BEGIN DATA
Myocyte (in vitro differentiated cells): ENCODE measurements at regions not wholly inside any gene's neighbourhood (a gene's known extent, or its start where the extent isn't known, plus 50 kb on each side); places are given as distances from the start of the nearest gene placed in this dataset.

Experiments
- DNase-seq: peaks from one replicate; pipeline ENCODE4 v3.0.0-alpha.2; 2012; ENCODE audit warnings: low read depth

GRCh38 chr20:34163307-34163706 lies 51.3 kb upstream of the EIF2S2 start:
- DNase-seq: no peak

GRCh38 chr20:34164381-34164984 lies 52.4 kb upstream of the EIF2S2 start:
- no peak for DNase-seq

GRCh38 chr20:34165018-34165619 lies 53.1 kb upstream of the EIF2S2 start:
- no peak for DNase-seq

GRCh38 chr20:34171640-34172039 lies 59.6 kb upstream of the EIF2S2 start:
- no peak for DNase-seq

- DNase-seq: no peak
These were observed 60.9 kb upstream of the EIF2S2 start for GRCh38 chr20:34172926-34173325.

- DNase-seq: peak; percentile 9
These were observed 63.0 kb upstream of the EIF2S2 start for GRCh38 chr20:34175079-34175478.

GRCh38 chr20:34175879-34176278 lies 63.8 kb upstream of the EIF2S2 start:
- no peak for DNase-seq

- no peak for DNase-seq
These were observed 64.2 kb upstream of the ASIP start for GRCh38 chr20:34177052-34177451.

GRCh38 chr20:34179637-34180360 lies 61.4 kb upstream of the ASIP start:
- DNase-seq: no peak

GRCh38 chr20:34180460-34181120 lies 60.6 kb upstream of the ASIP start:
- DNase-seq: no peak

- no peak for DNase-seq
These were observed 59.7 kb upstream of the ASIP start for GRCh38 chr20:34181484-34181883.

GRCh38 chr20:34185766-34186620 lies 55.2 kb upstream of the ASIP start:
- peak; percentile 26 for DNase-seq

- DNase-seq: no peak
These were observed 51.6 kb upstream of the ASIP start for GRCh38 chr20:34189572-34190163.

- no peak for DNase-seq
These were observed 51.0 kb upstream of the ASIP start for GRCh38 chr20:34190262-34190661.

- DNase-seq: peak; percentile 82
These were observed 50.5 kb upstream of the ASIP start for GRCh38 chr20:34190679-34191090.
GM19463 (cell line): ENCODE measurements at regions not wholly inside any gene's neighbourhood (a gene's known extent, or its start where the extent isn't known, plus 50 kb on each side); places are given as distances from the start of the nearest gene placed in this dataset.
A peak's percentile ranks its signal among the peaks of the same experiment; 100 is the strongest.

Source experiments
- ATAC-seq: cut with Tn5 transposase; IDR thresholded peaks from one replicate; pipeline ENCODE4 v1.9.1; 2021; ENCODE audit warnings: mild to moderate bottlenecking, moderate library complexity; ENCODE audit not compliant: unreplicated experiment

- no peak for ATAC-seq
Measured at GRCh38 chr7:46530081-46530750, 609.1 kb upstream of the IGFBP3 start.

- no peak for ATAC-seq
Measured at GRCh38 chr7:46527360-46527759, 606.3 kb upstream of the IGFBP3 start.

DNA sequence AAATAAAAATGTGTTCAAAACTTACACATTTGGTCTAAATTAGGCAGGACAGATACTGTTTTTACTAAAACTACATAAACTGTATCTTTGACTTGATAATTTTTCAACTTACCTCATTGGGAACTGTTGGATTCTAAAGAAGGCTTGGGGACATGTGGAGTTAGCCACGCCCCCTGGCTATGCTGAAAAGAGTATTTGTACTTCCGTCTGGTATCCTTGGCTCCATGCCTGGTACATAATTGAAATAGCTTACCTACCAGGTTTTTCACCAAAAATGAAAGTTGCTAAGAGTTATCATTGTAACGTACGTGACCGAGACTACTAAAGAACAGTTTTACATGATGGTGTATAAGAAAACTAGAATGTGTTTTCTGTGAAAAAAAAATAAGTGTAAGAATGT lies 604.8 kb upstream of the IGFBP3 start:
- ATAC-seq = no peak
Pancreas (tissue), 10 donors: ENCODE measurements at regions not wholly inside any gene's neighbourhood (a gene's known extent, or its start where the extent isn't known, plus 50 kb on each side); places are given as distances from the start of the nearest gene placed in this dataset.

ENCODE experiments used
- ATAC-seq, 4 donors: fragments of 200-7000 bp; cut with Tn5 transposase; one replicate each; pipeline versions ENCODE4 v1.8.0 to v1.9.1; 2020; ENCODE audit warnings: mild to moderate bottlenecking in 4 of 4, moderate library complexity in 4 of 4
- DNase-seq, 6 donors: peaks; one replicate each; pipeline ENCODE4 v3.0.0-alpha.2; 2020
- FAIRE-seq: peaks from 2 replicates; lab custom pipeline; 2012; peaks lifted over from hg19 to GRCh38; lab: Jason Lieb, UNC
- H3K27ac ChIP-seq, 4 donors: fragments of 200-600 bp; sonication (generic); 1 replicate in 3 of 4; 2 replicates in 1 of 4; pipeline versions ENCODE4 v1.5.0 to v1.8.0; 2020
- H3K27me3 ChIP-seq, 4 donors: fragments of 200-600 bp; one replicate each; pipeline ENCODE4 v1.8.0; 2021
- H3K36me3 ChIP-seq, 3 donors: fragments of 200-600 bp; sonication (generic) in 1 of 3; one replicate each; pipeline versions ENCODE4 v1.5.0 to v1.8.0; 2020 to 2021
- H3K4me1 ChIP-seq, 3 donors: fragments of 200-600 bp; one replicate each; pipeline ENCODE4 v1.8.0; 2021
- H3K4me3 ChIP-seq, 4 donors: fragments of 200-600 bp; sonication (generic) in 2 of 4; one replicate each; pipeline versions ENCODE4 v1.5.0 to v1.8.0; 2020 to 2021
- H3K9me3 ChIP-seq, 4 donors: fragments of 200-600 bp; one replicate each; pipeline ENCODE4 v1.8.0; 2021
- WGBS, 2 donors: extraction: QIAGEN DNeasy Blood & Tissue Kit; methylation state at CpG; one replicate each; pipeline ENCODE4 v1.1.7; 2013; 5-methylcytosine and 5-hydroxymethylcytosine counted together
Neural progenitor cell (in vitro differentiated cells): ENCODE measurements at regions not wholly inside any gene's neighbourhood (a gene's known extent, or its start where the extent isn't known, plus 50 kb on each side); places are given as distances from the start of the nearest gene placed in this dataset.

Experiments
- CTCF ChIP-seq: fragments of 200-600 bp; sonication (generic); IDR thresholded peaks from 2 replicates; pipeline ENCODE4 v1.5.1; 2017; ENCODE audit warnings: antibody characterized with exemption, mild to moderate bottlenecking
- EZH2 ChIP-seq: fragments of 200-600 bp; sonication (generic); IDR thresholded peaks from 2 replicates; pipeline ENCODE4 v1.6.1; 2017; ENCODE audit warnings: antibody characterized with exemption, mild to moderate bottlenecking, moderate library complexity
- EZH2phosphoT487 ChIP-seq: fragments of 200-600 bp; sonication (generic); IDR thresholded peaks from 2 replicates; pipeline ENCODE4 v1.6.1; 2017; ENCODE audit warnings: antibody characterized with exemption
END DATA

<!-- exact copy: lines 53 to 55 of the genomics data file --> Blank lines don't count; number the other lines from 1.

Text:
- H3K4me3 ChIP-seq, 4 donors: fragments of 200-600 bp; sonication (generic) in 2 of 4; one replicate each; pipeline versions ENCODE4 v1.5.0 to v1.8.0; 2020 to 2021
- H3K9me3 ChIP-seq, 4 donors: fragments of 200-600 bp; one replicate each; pipeline ENCODE4 v1.8.0; 2021
- WGBS, 2 donors: extraction: QIAGEN DNeasy Blood & Tissue Kit; methylation state at CpG; one replicate each; pipeline ENCODE4 v1.1.7; 2013; 5-methylcytosine and 5-hydroxymethylcytosine counted together